What Is Butterfat?
Have you ever heard the term “butterfat” when shopping for milk, cream or butter and wondered what it means? Let’s dig into what butterfat is and why it matters when choosing your butter and milk products.
What Is the Meaning of Butterfat?
Butterfat is the natural fat that is found in milk. It’s what gives dairy products like milk, cream and butter their rich taste and texture. In fresh cow’s milk, butterfat will rise to the top if allowed to settle and will form a “cream layer” or thick layer of fat on the surface of the milk.
This is the fat that is separated off during milk processing to create the milk fat percentages that you’ll find in grocery stores. It is also the fat that is used to make butter.
Milk, cream and butter are typically labeled and sold based on the amount of butterfat they contain. Butterfat is not the same as butter. In the United States, all butter must be at least 80% butterfat (with the remaining ingredients typically water and milk solids).
Since the butterfat is what primarily contributes to the taste and quality of the butter, the more butterfat, the better the butter. Organic Valley butter exceeds the butterfat minimum and contains 84% butterfat in salted and unsalted butter.
Many also ask, is butterfat a dairy? Since butterfat comes from milk, the answer is yes. Butterfat does fall into the dairy category.
Butterfat does not contain lactose. Given the almost negligible amount of lactose in butterfat and butter, people with lactose intolerances can typically consume it without a problem. Organic Valley also offers Lactose-Free Milk (read more about it here).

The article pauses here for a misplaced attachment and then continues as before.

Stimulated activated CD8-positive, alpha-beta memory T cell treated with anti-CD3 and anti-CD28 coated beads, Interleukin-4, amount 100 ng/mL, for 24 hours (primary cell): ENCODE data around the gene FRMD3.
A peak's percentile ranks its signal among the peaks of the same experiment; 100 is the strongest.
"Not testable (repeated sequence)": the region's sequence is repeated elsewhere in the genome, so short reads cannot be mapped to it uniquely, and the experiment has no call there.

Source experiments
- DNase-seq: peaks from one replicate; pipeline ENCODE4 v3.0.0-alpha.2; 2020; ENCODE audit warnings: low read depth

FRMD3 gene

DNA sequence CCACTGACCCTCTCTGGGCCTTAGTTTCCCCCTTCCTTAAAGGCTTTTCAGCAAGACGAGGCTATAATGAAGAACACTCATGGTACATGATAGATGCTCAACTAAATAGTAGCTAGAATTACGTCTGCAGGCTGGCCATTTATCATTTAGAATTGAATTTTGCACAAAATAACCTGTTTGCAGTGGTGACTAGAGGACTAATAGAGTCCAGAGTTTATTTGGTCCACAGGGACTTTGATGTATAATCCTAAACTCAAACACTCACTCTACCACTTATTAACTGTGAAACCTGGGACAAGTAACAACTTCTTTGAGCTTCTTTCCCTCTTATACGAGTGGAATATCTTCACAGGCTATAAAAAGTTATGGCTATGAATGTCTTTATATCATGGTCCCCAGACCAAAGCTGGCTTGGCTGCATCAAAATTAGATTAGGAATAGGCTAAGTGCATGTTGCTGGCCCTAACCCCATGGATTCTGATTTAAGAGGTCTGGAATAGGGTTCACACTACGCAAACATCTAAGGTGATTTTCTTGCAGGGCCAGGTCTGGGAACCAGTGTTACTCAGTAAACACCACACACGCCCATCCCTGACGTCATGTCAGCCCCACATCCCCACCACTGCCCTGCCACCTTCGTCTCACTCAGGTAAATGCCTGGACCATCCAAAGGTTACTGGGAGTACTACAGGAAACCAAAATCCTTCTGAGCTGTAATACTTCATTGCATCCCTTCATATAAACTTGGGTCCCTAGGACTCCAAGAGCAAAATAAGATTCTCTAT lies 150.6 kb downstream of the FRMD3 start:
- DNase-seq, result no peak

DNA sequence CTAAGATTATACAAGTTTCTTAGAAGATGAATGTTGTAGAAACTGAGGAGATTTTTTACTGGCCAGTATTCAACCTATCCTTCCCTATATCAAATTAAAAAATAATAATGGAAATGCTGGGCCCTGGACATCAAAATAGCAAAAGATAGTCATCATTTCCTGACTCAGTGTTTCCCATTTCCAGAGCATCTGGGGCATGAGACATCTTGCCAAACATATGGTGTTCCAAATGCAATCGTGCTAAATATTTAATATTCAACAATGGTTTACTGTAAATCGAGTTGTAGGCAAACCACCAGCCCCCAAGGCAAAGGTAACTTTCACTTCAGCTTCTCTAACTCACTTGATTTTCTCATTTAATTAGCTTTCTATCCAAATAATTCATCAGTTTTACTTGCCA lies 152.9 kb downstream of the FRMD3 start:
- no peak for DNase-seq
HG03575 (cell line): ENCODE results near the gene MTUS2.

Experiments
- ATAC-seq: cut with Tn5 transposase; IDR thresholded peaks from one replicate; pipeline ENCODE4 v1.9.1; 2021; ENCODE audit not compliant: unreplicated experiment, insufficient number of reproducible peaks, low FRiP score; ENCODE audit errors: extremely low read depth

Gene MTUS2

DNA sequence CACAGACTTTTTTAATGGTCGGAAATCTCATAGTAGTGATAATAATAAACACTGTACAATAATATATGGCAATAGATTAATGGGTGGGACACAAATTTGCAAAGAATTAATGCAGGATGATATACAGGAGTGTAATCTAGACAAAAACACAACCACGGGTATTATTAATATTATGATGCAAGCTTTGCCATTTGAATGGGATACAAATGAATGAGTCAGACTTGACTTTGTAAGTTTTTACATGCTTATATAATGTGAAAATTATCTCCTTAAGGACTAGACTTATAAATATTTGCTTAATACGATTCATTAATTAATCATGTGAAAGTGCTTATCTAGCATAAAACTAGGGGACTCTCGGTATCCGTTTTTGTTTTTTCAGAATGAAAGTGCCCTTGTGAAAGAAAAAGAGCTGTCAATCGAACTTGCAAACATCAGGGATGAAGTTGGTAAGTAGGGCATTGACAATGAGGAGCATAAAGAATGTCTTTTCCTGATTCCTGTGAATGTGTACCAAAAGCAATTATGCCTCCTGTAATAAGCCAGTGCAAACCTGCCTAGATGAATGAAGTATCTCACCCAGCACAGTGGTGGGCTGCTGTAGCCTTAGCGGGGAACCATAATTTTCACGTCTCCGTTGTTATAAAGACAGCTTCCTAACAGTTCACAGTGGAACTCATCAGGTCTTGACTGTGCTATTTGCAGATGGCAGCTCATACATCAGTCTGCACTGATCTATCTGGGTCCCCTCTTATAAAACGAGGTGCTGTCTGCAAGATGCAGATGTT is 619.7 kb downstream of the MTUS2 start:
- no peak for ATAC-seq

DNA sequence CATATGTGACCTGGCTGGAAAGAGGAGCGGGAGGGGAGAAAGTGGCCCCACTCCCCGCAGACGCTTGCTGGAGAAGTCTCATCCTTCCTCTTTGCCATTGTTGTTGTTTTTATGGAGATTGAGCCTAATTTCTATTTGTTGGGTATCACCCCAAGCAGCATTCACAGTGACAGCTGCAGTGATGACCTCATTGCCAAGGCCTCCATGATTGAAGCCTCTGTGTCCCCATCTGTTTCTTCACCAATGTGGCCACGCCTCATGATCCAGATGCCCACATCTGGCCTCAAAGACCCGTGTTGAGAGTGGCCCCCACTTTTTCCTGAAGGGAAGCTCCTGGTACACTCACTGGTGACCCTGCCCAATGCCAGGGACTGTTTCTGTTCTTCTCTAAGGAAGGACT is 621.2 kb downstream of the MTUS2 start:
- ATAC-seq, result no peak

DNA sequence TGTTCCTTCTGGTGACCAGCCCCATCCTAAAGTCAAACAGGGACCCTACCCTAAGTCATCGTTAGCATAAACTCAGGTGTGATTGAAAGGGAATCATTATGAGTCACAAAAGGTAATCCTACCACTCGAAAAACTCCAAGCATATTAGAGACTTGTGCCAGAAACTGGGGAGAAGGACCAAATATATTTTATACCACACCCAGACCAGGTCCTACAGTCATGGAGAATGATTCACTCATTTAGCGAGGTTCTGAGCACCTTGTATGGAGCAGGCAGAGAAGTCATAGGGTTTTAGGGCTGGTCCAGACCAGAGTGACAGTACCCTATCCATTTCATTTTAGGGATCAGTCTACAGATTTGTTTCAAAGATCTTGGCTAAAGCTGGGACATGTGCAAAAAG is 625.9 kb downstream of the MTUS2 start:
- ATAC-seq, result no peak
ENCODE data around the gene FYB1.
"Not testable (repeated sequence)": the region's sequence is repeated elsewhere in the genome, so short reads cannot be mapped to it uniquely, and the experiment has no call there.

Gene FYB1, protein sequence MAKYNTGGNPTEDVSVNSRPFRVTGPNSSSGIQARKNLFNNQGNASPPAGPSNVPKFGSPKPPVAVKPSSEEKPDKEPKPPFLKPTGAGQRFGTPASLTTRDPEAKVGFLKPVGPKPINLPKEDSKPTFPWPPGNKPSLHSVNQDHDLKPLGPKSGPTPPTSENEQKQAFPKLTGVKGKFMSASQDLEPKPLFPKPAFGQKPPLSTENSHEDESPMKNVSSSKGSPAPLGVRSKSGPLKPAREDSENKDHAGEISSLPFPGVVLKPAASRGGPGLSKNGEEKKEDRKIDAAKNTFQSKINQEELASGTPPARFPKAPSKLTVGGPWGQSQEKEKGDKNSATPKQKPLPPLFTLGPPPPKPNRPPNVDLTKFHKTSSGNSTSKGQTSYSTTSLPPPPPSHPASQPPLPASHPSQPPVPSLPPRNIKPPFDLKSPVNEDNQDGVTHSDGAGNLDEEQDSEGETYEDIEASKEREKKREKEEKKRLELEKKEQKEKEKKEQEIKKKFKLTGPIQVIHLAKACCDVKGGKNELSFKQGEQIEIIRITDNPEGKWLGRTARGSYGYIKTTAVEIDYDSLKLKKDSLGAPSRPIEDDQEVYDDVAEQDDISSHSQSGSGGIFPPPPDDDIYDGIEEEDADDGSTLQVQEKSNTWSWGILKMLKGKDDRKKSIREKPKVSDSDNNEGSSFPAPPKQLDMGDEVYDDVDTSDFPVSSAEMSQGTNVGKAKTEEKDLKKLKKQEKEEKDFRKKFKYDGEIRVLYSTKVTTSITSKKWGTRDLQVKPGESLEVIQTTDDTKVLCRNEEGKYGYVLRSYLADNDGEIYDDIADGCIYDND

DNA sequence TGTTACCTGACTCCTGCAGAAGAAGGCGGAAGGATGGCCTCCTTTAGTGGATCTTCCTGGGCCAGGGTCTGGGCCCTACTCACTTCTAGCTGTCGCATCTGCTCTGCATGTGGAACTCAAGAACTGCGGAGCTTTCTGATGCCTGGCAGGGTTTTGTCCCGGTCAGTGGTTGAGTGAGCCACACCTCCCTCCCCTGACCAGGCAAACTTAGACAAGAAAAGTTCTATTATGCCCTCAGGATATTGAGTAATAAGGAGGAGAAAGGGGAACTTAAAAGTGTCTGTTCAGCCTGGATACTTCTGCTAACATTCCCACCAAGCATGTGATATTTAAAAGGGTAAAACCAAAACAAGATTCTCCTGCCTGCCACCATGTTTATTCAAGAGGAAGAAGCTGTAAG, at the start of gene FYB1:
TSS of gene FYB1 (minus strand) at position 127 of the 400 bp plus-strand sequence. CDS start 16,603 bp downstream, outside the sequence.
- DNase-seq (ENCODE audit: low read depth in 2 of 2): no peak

Is Butterfat the Same as Milk Fat?
The terms butterfat and milk fat can be used interchangeably. Both refer to the natural fat found in milk. Scientifically, milk fat or butterfat is mainly composed of triglycerides, which are a combination of glycerol and fatty acids.
How Much Butterfat Is in Milk?
You’ve seen the different types of milk in the grocery store, so let’s dive into what those labels really mean. Milk is labeled with the amount of milk fat (or butterfat) it contains.
You will typically see skim or nonfat milk, 1% milk, 2% milk and whole milk on store shelves. For example, Organic Valley Skim Milk contains 0% milk fat, while Organic Valley Reduced Fat 2% Milk contains 2% milk fat. Organic Valley Whole Milk contains about 3.25% milk fat, except in California where it is 3.5%.
Butterfat in Ghee
Organic Valley Ghee starts off as organic, pasture-raised butter with 80 to 84% butterfat, then it is slowly simmered to coax out all of the excess water. What’s left behind is almost all butterfat. Ghee is also 100% lactose-free since even the small amounts of lactose in butter are simmered off during the cooking process. Learn more about ghee here.
The amount of butterfat in a product will contribute greatly to the overall taste and texture. Whole milk is thicker and has a richer taste than skim milk. Cream products with higher fat content like heavy cream, if tasted on their own, might seem greasy and overly heavy due to their very high butterfat content. Organic Valley Heavy Cream has a minimum 40% butterfat which easily whips into soft whipped peaks. Its rich flavor also works well as a creamer or as an ingredient in baked goods.